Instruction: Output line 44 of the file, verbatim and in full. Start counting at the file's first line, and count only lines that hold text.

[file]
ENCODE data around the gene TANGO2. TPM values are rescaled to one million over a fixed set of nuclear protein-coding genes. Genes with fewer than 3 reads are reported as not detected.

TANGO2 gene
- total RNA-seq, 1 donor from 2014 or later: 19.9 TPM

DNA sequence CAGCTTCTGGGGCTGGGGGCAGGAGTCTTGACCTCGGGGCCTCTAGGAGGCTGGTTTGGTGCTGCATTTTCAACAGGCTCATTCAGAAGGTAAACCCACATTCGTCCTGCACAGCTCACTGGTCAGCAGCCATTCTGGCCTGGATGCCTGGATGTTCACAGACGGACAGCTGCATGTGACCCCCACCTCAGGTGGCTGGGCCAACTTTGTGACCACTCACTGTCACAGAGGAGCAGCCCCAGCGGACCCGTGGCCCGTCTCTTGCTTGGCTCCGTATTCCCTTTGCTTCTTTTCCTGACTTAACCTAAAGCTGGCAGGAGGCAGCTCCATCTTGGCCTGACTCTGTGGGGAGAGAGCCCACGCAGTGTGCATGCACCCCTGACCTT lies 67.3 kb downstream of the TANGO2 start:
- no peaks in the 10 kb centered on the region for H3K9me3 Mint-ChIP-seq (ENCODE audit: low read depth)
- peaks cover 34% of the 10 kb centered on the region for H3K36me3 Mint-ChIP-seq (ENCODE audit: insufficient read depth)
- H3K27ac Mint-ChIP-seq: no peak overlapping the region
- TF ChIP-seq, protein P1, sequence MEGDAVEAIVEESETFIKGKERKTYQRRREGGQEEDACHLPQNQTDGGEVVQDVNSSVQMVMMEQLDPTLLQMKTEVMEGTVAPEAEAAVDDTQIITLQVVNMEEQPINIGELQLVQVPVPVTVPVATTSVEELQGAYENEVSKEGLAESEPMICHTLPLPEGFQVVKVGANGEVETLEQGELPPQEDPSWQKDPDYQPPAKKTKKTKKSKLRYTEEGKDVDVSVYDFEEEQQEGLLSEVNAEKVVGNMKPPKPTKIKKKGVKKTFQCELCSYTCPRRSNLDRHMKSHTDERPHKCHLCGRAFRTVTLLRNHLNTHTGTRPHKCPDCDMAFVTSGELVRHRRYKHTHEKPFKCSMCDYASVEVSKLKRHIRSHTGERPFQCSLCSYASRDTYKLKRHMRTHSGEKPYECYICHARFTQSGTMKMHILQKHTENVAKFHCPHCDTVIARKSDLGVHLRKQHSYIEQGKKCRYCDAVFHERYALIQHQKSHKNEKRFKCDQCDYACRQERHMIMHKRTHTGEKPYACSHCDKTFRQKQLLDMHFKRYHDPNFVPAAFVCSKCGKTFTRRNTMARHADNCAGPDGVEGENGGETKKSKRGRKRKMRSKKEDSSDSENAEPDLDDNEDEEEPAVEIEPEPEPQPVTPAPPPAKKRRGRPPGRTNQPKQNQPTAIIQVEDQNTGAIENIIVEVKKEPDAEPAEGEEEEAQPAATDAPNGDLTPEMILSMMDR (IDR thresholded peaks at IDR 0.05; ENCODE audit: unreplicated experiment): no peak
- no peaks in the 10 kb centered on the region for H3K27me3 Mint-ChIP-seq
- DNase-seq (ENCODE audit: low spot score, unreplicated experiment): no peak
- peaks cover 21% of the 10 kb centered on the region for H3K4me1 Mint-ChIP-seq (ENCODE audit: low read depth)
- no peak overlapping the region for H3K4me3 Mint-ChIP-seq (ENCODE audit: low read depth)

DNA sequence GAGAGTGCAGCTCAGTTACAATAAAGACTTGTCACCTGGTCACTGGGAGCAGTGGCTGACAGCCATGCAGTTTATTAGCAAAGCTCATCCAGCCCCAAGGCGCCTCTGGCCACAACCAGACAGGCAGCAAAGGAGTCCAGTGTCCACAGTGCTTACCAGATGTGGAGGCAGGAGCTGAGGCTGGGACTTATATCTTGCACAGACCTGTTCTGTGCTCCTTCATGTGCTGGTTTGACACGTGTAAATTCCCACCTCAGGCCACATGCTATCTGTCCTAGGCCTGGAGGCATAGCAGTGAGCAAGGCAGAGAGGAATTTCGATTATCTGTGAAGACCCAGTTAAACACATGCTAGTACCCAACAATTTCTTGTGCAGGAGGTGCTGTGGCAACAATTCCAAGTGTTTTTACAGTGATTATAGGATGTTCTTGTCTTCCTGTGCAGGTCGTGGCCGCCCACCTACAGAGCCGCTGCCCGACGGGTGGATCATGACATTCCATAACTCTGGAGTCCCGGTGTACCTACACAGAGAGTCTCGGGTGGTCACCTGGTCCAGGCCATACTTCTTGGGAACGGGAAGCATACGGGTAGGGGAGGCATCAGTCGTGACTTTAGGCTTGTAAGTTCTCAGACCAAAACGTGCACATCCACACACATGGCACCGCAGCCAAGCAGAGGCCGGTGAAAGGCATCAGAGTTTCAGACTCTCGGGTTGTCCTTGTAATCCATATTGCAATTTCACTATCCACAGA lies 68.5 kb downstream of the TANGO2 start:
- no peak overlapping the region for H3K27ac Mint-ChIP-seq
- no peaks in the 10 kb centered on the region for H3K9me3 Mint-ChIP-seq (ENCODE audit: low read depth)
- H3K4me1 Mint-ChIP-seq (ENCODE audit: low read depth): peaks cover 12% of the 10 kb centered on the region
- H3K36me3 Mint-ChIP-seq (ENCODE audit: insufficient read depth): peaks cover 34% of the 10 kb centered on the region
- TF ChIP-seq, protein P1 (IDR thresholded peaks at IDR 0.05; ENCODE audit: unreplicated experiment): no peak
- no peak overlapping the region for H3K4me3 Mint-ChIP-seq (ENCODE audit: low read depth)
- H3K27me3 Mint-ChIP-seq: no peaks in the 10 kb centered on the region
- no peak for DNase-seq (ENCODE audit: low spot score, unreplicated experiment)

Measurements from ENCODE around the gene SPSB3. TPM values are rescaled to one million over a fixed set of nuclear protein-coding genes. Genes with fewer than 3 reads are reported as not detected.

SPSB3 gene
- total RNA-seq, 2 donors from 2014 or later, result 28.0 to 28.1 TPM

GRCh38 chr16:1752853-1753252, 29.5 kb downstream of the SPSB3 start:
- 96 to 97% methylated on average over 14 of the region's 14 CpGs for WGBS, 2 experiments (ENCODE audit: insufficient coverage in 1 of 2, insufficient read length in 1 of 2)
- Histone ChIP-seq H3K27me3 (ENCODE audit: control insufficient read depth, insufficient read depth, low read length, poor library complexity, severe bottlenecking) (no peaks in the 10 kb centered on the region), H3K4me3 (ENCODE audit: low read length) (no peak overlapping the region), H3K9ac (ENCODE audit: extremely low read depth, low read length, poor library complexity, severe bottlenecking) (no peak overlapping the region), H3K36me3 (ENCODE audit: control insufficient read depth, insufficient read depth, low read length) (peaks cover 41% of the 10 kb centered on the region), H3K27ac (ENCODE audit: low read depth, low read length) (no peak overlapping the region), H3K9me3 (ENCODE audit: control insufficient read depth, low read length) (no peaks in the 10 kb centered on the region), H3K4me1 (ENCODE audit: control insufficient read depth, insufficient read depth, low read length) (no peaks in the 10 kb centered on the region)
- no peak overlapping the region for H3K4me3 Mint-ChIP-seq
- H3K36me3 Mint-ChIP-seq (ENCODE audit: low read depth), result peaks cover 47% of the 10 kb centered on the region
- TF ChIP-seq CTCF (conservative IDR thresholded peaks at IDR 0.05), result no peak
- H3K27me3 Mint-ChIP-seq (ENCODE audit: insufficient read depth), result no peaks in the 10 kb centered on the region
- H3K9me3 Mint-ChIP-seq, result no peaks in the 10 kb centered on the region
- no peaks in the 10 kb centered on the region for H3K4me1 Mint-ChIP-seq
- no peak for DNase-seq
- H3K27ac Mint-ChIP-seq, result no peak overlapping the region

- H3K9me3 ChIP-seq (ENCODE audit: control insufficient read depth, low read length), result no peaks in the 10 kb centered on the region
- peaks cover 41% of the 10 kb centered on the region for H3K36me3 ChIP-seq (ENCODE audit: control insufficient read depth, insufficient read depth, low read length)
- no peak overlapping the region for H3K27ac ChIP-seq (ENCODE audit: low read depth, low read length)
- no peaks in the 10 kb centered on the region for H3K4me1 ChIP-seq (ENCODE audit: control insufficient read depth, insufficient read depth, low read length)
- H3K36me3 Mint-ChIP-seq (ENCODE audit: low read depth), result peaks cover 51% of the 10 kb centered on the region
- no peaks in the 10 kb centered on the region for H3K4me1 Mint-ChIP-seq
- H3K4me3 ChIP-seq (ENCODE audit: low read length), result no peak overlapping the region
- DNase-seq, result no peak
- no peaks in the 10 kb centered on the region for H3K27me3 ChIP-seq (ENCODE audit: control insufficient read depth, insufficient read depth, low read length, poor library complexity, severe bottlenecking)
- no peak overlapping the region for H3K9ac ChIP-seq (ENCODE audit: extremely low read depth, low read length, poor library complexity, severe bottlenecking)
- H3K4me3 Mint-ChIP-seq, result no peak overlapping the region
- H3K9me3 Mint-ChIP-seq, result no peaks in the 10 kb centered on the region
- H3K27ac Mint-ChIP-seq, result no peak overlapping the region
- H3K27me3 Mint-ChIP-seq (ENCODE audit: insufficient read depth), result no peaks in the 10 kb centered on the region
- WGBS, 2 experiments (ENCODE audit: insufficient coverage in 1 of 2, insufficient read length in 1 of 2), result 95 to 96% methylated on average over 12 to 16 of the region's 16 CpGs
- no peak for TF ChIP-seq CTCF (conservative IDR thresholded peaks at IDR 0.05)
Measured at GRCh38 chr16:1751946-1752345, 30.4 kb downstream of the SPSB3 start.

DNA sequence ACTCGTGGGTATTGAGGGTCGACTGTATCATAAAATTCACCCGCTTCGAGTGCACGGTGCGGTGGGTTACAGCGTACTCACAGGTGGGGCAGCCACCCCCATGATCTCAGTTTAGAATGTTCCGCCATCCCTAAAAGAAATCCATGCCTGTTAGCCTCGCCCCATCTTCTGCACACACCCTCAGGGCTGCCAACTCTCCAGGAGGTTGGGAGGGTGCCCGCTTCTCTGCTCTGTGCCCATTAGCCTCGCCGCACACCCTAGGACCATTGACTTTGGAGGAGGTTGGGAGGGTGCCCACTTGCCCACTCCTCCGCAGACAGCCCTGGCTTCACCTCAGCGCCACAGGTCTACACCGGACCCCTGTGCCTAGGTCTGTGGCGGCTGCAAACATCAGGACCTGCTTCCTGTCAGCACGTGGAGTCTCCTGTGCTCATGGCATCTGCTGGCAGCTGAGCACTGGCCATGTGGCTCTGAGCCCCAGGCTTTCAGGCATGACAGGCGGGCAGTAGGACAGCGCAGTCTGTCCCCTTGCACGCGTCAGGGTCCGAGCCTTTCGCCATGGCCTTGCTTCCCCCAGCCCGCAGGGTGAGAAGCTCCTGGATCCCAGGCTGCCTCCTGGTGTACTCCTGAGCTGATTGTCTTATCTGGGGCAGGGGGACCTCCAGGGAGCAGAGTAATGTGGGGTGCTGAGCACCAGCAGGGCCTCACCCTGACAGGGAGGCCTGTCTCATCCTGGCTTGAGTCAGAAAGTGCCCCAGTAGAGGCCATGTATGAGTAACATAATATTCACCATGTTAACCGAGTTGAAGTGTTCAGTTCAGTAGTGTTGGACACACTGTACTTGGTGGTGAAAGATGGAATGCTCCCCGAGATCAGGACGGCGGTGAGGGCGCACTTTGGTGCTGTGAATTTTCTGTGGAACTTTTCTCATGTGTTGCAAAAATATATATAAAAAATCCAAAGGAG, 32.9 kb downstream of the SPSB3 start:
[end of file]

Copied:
- no peaks in the 10 kb centered on the region for H3K27me3 ChIP-seq (ENCODE audit: control insufficient read depth, insufficient read depth, low read length, poor library complexity, severe bottlenecking)